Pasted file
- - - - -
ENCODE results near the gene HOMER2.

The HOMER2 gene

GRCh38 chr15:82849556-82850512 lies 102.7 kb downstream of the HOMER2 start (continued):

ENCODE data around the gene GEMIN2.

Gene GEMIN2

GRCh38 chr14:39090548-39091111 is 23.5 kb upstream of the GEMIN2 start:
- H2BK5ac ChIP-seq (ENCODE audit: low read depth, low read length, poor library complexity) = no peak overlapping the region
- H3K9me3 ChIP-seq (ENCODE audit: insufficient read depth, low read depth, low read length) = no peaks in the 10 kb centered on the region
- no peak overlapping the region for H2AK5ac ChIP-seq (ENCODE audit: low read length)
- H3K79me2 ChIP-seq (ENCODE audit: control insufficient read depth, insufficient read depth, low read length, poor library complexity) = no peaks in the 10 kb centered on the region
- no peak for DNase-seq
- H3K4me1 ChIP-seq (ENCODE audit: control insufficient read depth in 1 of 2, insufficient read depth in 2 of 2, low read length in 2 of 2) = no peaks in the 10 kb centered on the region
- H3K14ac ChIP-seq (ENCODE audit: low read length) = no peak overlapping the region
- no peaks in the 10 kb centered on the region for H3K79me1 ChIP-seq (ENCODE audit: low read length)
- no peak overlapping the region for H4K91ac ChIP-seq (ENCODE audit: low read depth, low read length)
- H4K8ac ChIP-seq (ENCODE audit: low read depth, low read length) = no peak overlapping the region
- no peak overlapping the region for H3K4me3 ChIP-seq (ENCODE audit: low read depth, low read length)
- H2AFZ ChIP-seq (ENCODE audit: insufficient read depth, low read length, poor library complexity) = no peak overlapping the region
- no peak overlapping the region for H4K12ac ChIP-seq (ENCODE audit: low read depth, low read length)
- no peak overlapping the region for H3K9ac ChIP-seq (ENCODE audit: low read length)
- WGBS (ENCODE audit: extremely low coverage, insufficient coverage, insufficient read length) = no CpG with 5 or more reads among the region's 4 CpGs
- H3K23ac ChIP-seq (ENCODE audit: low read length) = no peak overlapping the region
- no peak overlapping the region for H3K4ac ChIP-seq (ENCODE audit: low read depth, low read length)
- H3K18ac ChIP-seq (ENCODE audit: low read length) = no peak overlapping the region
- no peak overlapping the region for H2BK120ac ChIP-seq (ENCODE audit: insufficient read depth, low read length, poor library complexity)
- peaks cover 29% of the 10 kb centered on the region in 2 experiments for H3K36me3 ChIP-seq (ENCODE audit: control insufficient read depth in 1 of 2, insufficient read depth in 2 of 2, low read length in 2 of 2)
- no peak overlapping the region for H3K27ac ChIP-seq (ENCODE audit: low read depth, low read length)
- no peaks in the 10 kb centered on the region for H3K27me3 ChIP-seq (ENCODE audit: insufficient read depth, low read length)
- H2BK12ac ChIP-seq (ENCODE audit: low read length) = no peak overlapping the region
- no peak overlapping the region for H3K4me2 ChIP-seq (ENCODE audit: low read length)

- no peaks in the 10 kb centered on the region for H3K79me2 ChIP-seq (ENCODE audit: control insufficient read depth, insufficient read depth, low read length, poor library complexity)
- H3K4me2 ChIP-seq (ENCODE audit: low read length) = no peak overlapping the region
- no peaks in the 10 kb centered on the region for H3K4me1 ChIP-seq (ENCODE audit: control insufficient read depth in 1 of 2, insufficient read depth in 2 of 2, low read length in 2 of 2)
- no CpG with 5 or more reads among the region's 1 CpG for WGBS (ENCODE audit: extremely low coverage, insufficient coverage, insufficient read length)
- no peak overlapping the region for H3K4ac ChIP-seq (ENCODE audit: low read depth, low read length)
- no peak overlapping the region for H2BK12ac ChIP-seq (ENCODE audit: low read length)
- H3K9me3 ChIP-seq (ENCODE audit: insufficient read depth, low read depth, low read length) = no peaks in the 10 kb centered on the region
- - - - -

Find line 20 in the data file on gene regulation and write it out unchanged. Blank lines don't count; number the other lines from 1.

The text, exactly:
- no peak overlapping the region for H3K9ac ChIP-seq (ENCODE audit: low read length)